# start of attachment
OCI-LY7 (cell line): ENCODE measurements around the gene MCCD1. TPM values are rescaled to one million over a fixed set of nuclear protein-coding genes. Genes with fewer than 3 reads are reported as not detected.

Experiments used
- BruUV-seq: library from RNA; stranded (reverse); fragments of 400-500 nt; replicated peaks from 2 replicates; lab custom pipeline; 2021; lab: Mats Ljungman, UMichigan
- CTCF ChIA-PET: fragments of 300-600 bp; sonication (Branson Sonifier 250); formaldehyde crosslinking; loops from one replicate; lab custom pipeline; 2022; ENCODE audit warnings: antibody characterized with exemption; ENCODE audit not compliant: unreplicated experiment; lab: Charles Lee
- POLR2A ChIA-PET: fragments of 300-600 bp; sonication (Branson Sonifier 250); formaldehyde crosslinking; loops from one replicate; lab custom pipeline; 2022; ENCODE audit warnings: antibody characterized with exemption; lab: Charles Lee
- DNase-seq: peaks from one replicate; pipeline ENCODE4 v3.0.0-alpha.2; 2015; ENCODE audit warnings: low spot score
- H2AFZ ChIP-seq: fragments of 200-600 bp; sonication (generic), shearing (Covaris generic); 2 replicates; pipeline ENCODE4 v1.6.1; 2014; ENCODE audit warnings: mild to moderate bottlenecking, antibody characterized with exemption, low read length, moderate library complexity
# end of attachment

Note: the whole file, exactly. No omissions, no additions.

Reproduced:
OCI-LY7 (cell line): ENCODE measurements around the gene MCCD1. TPM values are rescaled to one million over a fixed set of nuclear protein-coding genes. Genes with fewer than 3 reads are reported as not detected.

Experiments used
- BruUV-seq: library from RNA; stranded (reverse); fragments of 400-500 nt; replicated peaks from 2 replicates; lab custom pipeline; 2021; lab: Mats Ljungman, UMichigan
- CTCF ChIA-PET: fragments of 300-600 bp; sonication (Branson Sonifier 250); formaldehyde crosslinking; loops from one replicate; lab custom pipeline; 2022; ENCODE audit warnings: antibody characterized with exemption; ENCODE audit not compliant: unreplicated experiment; lab: Charles Lee
- POLR2A ChIA-PET: fragments of 300-600 bp; sonication (Branson Sonifier 250); formaldehyde crosslinking; loops from one replicate; lab custom pipeline; 2022; ENCODE audit warnings: antibody characterized with exemption; lab: Charles Lee
- DNase-seq: peaks from one replicate; pipeline ENCODE4 v3.0.0-alpha.2; 2015; ENCODE audit warnings: low spot score
- H2AFZ ChIP-seq: fragments of 200-600 bp; sonication (generic), shearing (Covaris generic); 2 replicates; pipeline ENCODE4 v1.6.1; 2014; ENCODE audit warnings: mild to moderate bottlenecking, antibody characterized with exemption, low read length, moderate library complexity